Oscar favourite Meryl Streep racks up her 14th nomination with her performance as bitchy magazine editor Miranda Priestly in The Devil Wears Prada.

Streep's reputation has been built on an almost uncanny ability to inhabit her characters.

But the 57-year-old actress appears to be anything but a diva. The mother-of-four is known for her down-to-earth attitude and is beloved by actors and directors alike.

"I really, really depend on the other actors for the confirmation of who I think I am," said the star of Out of Africa and The Deer Hunter.

She has twice won the Oscar - as best supporting actress in 1979's Kramer vs Kramer, and as best actress in the harrowing Sophie's Choice (1983).

But while it is her dramatic work that has invariably been singled out, recent years have revealed a keen grasp of comedy.

With nominations for 2002's Adaptation and her current performance in The Devil Wears Prada - which won the actress her sixth Golden Globe in January - it seems even the Academy is coming round to a more light-hearted Streep.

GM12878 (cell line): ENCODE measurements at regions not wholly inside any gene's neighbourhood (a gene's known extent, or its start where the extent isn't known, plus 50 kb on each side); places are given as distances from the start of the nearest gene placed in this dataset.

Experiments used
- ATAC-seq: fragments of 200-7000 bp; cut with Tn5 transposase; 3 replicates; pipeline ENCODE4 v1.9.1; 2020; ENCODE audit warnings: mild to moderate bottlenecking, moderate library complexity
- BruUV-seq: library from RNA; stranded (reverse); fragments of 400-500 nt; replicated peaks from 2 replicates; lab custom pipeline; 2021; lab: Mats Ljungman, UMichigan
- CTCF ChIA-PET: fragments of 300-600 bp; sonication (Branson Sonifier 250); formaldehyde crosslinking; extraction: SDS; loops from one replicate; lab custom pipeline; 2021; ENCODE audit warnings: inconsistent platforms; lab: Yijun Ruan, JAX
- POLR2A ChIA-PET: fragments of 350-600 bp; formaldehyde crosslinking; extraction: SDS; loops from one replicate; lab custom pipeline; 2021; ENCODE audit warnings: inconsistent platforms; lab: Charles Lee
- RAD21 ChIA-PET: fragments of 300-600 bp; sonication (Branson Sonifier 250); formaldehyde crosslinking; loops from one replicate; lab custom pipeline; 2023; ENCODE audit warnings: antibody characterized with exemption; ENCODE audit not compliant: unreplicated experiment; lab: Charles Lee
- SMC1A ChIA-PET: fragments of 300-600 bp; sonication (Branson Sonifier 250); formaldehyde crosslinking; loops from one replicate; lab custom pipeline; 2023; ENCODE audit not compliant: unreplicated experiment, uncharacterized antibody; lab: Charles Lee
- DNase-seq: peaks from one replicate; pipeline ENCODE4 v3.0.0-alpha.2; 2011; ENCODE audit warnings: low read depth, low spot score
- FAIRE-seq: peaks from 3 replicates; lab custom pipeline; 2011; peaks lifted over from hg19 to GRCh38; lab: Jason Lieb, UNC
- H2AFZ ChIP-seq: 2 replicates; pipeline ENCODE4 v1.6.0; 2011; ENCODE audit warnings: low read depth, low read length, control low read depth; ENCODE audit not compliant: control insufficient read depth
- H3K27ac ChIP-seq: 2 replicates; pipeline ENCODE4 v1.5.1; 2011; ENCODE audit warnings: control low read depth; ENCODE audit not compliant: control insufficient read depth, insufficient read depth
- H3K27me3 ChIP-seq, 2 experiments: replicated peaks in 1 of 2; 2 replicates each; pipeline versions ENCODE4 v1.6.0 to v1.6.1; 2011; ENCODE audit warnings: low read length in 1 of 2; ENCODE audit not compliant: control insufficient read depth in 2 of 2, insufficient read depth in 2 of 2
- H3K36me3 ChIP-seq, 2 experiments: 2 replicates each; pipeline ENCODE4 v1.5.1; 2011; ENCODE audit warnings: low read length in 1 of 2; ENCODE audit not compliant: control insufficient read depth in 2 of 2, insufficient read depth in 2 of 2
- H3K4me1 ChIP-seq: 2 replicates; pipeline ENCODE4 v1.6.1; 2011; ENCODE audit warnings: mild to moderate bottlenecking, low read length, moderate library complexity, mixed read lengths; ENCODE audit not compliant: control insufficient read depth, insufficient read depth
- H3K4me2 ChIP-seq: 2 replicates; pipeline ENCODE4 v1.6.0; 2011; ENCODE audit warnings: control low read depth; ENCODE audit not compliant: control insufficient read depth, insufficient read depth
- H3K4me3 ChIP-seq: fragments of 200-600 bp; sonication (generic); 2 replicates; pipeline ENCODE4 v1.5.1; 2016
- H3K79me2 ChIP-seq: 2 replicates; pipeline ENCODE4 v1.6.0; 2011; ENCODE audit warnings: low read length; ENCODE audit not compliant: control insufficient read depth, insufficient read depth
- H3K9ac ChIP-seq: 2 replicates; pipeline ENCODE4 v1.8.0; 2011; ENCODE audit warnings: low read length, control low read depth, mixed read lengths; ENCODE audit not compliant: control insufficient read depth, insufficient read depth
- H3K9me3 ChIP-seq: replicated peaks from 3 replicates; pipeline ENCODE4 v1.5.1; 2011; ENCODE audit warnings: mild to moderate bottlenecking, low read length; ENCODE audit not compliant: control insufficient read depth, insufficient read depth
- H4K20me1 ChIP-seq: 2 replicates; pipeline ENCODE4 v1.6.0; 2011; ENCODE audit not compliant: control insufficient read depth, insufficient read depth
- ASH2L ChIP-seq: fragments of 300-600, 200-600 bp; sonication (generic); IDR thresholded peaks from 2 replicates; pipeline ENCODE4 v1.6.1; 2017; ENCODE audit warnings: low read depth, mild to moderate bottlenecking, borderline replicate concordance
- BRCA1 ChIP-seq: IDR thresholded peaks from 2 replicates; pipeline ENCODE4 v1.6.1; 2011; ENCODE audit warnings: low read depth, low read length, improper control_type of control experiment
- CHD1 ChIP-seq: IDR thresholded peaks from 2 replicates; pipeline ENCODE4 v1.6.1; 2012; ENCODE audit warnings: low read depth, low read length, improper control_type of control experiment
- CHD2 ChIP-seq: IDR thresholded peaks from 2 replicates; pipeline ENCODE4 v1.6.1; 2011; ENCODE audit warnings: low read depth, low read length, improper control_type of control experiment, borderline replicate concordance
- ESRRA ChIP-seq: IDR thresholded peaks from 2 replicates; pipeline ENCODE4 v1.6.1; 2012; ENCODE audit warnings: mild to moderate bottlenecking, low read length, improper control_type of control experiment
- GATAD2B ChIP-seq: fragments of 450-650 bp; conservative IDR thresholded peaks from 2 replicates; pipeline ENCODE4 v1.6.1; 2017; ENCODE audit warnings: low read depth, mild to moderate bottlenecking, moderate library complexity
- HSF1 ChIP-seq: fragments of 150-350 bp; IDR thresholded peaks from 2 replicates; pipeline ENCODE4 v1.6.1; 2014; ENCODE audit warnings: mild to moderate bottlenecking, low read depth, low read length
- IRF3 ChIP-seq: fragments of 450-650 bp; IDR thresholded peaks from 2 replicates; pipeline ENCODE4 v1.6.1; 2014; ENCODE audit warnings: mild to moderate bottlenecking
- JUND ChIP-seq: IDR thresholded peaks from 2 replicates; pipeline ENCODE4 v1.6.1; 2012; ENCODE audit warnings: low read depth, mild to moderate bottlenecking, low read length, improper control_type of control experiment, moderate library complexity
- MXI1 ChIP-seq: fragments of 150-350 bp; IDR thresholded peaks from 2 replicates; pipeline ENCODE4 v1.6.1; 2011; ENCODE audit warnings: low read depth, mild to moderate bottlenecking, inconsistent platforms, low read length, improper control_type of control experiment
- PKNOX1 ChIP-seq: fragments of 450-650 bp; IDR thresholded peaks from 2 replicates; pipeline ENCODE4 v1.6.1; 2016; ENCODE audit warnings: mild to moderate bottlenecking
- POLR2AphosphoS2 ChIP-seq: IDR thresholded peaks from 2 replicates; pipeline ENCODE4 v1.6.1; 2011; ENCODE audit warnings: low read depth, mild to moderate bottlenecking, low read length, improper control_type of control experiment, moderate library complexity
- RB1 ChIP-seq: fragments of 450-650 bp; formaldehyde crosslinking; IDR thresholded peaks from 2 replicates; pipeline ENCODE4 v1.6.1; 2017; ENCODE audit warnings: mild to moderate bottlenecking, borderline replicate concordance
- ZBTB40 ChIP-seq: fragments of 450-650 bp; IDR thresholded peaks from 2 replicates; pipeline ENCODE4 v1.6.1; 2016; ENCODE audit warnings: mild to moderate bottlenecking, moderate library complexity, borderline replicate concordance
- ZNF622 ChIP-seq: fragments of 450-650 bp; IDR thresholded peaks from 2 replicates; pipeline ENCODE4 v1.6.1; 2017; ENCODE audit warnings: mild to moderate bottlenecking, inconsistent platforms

Kate Winslet in Little Children
Winslet is the youngest actress to earn five Oscar nominations

Despite earning her fifth Oscar nomination, Oscar bridesmaid Kate Winslet has yet to win an Academy Award - and the 2007 gong looks like a long-shot.

Winslet gives another powerful performance as a disillusiioned suburban mother in Todd Field's Little Children, effortlessly adopting an American accent and proving once again why she is arguably the best actress of her generation.

The 31-year-old has delivered consistently strong performances since her memorable film debut in Peter Jackson's Heavenly Creatures in 1994.

Initially her success in Ang Lee's Sense and Sensibility - which won her her first Oscar nomination - suggested she might end up, like Helena Bonham Carter, corseted to period drama.

Then came Titanic, which launched Winslet in Hollywood - earning her another Oscar nomination and making her the youngest actress to ever receive two Academy nods.

But constant press attention about her weight saw Winslet shake off her newfound fame and dive into indie movie Hideous Kinky, where she met first husband James Threapleton.

She resurfaced on the Academy's radar with 2001's Iris, in which she co-starred with Oscar rival Dame Judi Dench - and, in 2005, with Eternal Sunshine of the Spotless Mind.

Now in her thirties, with a newfound confidence, the mother-of-two has settled down with American Beauty director Sam Mendes.

"I don't believe that actors and actresses should look perfect in movies," she told the BBC. "It's important to hang on to the sense of reality."